Mary Jane Colter
Mary Jane Colter was a master architect and interior designer whose many works graced Arizona's Grand Canyon.
Born in Pittsburgh, Pennsylvania, Colter moved often as a child. She lived in Texas, Colorado, and Minnesota and went to school in California.
After graduating from the California School of Design in San Francisco, Colter helped support her mother and sister by teaching art at the Mechanic Arts High School in St. Paul, Minnesota.
Thinking she might like to work as an architect, an unusual career for a woman at that time, she applied for a job with the Fred Harvey Company. The Harvey Company led tours through the Southwest, introducing Americans to cities like Santa Fe and to natural sites such as the Grand Canyon.
Colter’s 40-year career with the Fred Harvey Company began in 1902 when she was hired to decorate the Alvarado Hotel and Indian Museum in Albuquerque, New Mexico.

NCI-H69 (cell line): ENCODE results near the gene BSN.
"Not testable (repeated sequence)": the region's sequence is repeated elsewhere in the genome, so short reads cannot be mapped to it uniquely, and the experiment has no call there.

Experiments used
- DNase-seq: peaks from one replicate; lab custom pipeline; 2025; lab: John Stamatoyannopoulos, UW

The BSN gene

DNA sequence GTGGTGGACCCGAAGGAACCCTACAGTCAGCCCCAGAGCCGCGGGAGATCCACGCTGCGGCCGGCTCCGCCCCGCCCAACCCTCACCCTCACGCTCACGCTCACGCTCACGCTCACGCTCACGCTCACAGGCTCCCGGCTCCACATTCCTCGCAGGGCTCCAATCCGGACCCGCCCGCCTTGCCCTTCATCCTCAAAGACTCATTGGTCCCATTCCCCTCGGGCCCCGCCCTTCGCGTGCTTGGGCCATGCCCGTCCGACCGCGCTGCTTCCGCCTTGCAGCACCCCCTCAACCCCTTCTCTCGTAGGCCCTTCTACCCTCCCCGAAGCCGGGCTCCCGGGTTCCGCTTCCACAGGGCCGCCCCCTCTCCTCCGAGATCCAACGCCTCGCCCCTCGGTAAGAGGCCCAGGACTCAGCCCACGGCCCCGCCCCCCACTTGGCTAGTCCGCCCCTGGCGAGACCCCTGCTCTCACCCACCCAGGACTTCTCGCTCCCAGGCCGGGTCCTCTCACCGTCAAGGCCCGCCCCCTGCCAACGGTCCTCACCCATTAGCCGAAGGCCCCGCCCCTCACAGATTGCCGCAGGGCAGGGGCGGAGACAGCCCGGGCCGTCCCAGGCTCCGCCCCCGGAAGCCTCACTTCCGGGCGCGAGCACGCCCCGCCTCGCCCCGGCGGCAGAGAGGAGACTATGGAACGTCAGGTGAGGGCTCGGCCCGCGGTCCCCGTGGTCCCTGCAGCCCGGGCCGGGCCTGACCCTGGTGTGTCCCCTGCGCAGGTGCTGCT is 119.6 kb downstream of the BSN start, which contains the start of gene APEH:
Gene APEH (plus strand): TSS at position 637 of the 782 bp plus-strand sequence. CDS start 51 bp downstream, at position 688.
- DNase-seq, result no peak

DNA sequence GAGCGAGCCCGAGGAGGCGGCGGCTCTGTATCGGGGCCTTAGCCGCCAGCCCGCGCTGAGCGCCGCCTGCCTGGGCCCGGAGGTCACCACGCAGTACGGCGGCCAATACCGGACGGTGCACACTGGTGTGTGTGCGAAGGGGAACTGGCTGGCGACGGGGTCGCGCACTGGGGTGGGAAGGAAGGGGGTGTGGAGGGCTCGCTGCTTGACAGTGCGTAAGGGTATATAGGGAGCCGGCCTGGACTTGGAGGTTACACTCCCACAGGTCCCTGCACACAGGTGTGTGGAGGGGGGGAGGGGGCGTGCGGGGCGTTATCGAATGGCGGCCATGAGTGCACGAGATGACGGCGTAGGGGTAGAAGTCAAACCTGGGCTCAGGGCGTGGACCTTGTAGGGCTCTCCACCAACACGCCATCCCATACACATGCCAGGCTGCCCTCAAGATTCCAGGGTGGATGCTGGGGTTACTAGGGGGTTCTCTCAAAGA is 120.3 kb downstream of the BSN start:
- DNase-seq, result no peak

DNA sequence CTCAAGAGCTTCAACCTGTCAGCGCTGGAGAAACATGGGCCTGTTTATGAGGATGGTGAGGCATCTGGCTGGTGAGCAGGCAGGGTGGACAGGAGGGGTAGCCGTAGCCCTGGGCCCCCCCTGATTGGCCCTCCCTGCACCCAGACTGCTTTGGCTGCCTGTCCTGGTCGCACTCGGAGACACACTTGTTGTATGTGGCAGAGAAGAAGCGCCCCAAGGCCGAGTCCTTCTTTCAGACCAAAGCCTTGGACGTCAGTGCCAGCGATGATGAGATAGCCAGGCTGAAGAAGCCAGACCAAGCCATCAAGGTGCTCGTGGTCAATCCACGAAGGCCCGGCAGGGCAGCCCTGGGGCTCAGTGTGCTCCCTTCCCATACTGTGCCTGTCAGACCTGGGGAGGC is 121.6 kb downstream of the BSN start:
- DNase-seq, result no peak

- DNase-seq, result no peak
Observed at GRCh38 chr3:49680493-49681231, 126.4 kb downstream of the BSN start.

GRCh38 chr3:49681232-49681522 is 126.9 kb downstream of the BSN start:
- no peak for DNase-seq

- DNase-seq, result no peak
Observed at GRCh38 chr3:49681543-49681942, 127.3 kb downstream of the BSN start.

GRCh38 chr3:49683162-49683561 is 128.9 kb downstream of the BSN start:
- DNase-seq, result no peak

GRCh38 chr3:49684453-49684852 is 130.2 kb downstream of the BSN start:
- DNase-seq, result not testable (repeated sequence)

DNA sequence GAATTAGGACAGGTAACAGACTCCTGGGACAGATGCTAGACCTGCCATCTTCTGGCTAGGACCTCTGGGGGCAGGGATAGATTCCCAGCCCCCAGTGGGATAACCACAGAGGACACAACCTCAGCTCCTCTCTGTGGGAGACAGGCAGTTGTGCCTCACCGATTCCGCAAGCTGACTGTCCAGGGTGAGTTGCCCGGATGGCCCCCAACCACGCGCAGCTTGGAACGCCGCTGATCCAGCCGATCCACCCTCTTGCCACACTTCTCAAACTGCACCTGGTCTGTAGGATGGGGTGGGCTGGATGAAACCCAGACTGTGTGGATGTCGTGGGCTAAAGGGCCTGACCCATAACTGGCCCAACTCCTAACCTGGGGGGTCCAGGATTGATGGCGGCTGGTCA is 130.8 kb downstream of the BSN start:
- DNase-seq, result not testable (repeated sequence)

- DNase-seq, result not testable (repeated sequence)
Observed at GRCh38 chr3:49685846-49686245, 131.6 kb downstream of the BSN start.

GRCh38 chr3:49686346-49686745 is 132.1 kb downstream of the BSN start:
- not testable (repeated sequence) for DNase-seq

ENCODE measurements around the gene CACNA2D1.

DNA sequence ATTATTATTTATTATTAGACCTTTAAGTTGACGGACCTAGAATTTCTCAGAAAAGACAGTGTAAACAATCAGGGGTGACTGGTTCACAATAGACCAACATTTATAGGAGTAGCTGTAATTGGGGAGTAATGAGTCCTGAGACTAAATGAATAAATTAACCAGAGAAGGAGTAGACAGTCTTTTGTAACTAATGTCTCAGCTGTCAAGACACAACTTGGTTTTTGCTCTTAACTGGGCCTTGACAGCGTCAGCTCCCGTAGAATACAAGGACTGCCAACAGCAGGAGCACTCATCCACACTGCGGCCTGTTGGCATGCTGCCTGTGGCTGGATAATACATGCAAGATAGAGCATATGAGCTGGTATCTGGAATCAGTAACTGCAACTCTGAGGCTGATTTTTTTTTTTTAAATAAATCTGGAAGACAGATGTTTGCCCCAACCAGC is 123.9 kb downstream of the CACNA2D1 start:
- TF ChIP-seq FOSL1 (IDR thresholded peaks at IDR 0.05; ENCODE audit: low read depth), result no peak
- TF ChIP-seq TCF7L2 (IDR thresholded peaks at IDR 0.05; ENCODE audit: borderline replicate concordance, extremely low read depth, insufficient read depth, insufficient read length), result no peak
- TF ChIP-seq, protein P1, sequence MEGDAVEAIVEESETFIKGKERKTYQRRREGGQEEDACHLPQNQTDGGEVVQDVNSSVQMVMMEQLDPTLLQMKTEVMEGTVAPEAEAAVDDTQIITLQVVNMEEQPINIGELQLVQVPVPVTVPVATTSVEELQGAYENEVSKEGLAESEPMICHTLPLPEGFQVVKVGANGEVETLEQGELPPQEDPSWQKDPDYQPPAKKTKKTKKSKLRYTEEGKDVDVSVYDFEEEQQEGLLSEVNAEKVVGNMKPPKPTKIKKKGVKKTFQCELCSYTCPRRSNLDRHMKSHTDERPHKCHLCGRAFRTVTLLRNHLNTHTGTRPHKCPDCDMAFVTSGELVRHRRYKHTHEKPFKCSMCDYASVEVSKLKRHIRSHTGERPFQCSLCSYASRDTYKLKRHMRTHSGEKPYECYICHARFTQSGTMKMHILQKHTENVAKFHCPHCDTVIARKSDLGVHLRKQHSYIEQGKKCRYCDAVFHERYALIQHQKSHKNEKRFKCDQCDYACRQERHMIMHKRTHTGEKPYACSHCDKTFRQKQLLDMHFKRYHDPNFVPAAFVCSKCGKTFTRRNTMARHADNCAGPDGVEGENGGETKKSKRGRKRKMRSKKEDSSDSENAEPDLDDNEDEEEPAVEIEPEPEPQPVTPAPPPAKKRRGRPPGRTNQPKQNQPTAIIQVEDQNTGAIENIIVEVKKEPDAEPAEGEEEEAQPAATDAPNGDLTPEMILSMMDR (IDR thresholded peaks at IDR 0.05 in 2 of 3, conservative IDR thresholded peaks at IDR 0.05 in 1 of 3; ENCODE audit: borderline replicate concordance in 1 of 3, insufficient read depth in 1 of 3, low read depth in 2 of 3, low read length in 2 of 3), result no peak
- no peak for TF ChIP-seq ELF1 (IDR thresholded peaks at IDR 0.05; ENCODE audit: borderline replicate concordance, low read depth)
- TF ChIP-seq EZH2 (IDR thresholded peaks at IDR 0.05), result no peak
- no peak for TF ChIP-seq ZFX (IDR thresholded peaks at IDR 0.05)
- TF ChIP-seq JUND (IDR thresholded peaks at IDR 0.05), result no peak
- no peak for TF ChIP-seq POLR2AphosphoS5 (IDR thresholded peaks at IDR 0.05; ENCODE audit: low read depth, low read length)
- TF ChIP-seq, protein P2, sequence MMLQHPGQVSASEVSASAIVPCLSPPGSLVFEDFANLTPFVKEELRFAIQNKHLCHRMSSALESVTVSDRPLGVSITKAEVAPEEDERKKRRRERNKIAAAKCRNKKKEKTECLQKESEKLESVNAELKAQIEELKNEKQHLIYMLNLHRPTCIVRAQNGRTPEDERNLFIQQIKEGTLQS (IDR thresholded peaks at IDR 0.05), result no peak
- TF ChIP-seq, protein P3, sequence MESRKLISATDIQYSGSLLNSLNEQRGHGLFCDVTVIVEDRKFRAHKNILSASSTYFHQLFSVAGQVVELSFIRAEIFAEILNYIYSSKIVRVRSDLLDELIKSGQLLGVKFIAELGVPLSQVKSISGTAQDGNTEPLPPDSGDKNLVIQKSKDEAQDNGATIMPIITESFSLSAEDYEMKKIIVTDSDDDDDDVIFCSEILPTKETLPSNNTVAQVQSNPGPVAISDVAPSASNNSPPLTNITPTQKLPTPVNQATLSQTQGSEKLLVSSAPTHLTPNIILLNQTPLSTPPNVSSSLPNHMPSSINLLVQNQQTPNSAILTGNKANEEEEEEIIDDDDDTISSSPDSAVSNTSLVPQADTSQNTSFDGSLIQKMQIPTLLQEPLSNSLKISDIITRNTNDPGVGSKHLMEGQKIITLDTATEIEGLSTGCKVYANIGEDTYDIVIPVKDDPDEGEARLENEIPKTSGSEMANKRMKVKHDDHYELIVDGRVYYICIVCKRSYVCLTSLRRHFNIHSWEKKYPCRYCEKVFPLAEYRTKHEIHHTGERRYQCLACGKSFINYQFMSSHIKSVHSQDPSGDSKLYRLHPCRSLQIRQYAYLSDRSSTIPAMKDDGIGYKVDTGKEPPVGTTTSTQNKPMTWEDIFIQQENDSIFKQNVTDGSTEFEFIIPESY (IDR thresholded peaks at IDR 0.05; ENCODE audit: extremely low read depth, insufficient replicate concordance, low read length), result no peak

Colter went on to design many more hotels, restaurants, gift shops, and viewing places. She used her buildings to introduce tourists to the arts and cultures of the Native American Southwest.
One of her first projects was Hopi House, a hotel at the Grand Canyon, where she based her design on a pueblo structure.
She tried to make her building authentic by hiring Hopi Indians and learning about Hopi culture.
Many of her buildings, including the Lookout and the Watchtower at the Grand Canyon and the Painted Desert Inn in the Petrified Forest, are still standing today.